The minimum wage debate is complicated

There are benefits and drawbacks to raising the minimum wage.

Evana Upshaw and Addison Freiheit

Debates surrounding the idea of raising the minimum wage have recently come to the forefront of the political scene with the election of President Joe Biden, who has promised to raise the federal minimum wage to $15 an hour. House Democrats, though somewhat divided on the matter, are including the raise in their coronavirus relief bill that they hope to pass in the Senate before unemployment benefits expire in March. Meanwhile, Republican sen. Mitt Romney of Utah and Tom Cotton of Arkansas are proposing a new bill that would raise the minimum wage more gradually and put restrictions on illegal immigrants.

Everyone has an idea of how it should be done, as there are immense gains to be made—and inevitable weaknesses—in raising the minimum wage in the United States.


The largest benefit of raising the minimum wage is that it will increase the paychecks of millions of Americans. Simply putting more money into the hands of the people could save lives, as many could finally afford to feed, clothe and educate their families. This would also mean that more families would be able to get off of government assistance programs, which would be better for the economy overall. Raising the minimum wage would remedy the racial wealth gap, as the majority of those who make up low-wage workers are people of color.

The COVID-19 pandemic has shown the world how much we rely on essential workers like the people who stock shelves at the grocery store, deliver our packages and clean our buildings—and these workers have rightfully been verbally praised. However, now is the time for America to put its money where its mouth is and pay the people we deem “essential” what they are worth. 

According to the Brookings Institution, 47% of the essential workforce is considered a “low-wage” worker. In the case of many essential workers, talk is cheap.


Unfortunately, raising the minimum wage is not as simple as increasing the essential worker’s paycheck. This paycheck has to come from somewhere, and it cannot always be from the government’s wallet. Almost half of minimum wage jobs come from small businesses, who cannot support an increase to the minimum wage. The Congressional Budget Office estimates that 1.3 million workers would become jobless after an increase to $15 an hour.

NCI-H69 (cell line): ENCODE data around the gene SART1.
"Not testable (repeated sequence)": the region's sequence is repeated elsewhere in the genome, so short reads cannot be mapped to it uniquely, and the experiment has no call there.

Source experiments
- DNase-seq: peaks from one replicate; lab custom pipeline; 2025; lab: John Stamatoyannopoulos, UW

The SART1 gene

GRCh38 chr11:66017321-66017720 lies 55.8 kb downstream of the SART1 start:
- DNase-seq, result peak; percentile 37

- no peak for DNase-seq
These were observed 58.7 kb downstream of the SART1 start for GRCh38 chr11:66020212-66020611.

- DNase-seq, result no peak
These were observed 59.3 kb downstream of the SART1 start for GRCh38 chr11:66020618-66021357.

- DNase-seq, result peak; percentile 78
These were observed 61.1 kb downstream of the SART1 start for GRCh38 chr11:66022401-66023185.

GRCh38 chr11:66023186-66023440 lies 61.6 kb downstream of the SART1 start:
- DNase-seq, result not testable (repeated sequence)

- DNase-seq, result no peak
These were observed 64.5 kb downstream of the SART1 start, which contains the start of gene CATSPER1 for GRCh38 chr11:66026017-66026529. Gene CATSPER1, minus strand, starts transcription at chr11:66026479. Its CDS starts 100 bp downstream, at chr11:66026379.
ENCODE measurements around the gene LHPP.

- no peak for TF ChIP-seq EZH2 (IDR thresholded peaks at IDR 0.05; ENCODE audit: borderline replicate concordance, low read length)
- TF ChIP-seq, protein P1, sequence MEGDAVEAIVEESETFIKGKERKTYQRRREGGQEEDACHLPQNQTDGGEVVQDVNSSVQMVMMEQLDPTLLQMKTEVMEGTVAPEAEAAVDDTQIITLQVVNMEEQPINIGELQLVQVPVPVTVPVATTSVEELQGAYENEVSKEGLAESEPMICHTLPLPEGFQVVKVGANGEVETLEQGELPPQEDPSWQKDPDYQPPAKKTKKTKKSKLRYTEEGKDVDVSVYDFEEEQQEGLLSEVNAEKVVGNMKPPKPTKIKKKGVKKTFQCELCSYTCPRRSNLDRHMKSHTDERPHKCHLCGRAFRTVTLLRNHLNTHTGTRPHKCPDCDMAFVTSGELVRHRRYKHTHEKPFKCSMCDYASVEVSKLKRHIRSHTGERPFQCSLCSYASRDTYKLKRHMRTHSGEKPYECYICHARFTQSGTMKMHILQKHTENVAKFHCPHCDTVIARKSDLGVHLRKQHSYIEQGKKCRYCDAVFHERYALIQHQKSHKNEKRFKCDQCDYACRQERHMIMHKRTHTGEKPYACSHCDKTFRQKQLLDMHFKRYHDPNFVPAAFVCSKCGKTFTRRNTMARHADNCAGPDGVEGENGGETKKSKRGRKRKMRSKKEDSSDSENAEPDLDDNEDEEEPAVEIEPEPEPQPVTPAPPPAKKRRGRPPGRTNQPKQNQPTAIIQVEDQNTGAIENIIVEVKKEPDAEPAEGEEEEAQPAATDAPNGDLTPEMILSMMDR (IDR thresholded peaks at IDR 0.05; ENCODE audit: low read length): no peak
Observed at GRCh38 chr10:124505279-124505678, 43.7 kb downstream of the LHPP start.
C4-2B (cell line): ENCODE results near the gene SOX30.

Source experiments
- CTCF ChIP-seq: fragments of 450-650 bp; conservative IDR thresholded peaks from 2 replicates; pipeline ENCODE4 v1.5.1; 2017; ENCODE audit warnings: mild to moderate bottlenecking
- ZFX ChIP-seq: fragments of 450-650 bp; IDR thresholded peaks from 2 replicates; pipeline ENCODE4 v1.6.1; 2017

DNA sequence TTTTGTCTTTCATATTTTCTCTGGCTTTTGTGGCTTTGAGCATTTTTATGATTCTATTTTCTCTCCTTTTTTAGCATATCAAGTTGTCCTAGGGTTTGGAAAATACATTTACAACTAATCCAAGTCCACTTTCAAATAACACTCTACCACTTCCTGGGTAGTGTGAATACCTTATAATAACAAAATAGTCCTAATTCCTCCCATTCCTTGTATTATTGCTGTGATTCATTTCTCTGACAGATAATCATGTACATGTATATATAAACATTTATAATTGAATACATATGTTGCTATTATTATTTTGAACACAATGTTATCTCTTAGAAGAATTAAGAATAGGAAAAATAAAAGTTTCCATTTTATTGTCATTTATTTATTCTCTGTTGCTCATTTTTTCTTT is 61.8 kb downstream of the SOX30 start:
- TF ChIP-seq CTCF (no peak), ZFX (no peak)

Not only will this drastic increase in minimum wage eliminate current jobs, it will continue to widen the gap between the employed and the unemployed during an economic downturn. David Neumark from the University of California, Irvine points out that an increase in minimum wage will prevent businesses from hiring workers under the age of 25, who make up two-fifths of those making minimum wage. Young adults will not have the chance to enter the job force or gain experience if they are being passed over for a worker worth $15 an hour.

The price of raising the minimum wage will come back to bite low-income families when businesses are forced to raise prices. Although an increase in prices may be trivial to medium and high-income families, low-income families will be more affected by inflation. 

A study by Xavier Javrel from the London School of Economics shows that low-income families experience inflation at an annual rate of .44% points higher than families with higher income. This can be attributed to the reality that the prices of products purchased by lower-income families increase faster than those purchased by high-income ones.  

The point of increasing the minimum wage is to decrease the deficit between high and low-income families, and yet, the consequences could result in the opposite effect. 


Minimum wage needs to be addressed by each individual state. Twenty-nine states plus Washington D.C. currently have minimum wages over the federal minimum wage. If states were inclined to increase their minimum wage for the benefit of their citizens, they have the opportunity to do so. A living wage in Tennessee is not a living wage in California, and the federal minimum wage needs to reflect that reality. 

Raising the minimum wage would benefit many people, but there are unmistakable drawbacks. All of these factors, along with regional nuances, should be considered when a decision is made. Not everyone will be impacted the same way. But most can agree: the system we have now is not working for most Americans, so something needs to change. 

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